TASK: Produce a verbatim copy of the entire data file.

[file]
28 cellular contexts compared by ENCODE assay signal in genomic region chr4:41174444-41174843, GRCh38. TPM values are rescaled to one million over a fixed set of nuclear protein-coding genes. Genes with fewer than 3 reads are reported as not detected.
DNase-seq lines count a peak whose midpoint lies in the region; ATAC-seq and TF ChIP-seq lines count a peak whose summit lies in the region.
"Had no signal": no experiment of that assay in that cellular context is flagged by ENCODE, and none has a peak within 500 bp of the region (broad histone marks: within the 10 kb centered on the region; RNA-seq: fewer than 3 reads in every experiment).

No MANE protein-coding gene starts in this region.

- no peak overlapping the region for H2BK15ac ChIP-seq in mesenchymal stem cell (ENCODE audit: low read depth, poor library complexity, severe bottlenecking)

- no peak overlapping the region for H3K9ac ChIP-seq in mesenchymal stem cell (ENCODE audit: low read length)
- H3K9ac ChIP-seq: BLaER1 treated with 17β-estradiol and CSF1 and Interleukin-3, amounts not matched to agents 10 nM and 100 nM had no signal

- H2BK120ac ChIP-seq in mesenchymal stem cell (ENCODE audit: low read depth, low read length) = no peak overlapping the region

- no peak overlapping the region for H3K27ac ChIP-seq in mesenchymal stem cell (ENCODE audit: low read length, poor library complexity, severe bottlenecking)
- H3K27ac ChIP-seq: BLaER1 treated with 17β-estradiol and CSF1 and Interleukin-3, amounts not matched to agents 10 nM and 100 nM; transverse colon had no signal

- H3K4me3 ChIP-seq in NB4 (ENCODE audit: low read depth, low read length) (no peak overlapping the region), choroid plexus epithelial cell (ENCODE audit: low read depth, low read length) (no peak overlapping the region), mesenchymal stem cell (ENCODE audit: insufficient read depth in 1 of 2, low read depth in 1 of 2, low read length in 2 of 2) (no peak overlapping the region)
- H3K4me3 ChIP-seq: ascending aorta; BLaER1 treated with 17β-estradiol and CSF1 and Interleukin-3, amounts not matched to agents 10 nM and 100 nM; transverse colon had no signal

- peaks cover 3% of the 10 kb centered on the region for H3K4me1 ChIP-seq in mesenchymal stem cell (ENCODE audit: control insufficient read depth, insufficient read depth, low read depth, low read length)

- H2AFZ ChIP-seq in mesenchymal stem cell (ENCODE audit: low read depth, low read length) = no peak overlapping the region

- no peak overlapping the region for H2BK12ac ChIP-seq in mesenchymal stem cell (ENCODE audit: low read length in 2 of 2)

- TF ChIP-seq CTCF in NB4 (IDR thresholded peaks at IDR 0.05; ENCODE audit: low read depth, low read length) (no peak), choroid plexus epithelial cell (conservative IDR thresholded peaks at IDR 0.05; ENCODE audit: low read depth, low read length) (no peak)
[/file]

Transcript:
28 cellular contexts compared by ENCODE assay signal in genomic region chr4:41174444-41174843, GRCh38. TPM values are rescaled to one million over a fixed set of nuclear protein-coding genes. Genes with fewer than 3 reads are reported as not detected.
DNase-seq lines count a peak whose midpoint lies in the region; ATAC-seq and TF ChIP-seq lines count a peak whose summit lies in the region.
"Had no signal": no experiment of that assay in that cellular context is flagged by ENCODE, and none has a peak within 500 bp of the region (broad histone marks: within the 10 kb centered on the region; RNA-seq: fewer than 3 reads in every experiment).

No MANE protein-coding gene starts in this region.

- no peak overlapping the region for H2BK15ac ChIP-seq in mesenchymal stem cell (ENCODE audit: low read depth, poor library complexity, severe bottlenecking)

- no peak overlapping the region for H3K9ac ChIP-seq in mesenchymal stem cell (ENCODE audit: low read length)
- H3K9ac ChIP-seq: BLaER1 treated with 17β-estradiol and CSF1 and Interleukin-3, amounts not matched to agents 10 nM and 100 nM had no signal

- H2BK120ac ChIP-seq in mesenchymal stem cell (ENCODE audit: low read depth, low read length) = no peak overlapping the region

- no peak overlapping the region for H3K27ac ChIP-seq in mesenchymal stem cell (ENCODE audit: low read length, poor library complexity, severe bottlenecking)
- H3K27ac ChIP-seq: BLaER1 treated with 17β-estradiol and CSF1 and Interleukin-3, amounts not matched to agents 10 nM and 100 nM; transverse colon had no signal

- H3K4me3 ChIP-seq in NB4 (ENCODE audit: low read depth, low read length) (no peak overlapping the region), choroid plexus epithelial cell (ENCODE audit: low read depth, low read length) (no peak overlapping the region), mesenchymal stem cell (ENCODE audit: insufficient read depth in 1 of 2, low read depth in 1 of 2, low read length in 2 of 2) (no peak overlapping the region)
- H3K4me3 ChIP-seq: ascending aorta; BLaER1 treated with 17β-estradiol and CSF1 and Interleukin-3, amounts not matched to agents 10 nM and 100 nM; transverse colon had no signal

- peaks cover 3% of the 10 kb centered on the region for H3K4me1 ChIP-seq in mesenchymal stem cell (ENCODE audit: control insufficient read depth, insufficient read depth, low read depth, low read length)

- H2AFZ ChIP-seq in mesenchymal stem cell (ENCODE audit: low read depth, low read length) = no peak overlapping the region

- no peak overlapping the region for H2BK12ac ChIP-seq in mesenchymal stem cell (ENCODE audit: low read length in 2 of 2)

- TF ChIP-seq CTCF in NB4 (IDR thresholded peaks at IDR 0.05; ENCODE audit: low read depth, low read length) (no peak), choroid plexus epithelial cell (conservative IDR thresholded peaks at IDR 0.05; ENCODE audit: low read depth, low read length) (no peak)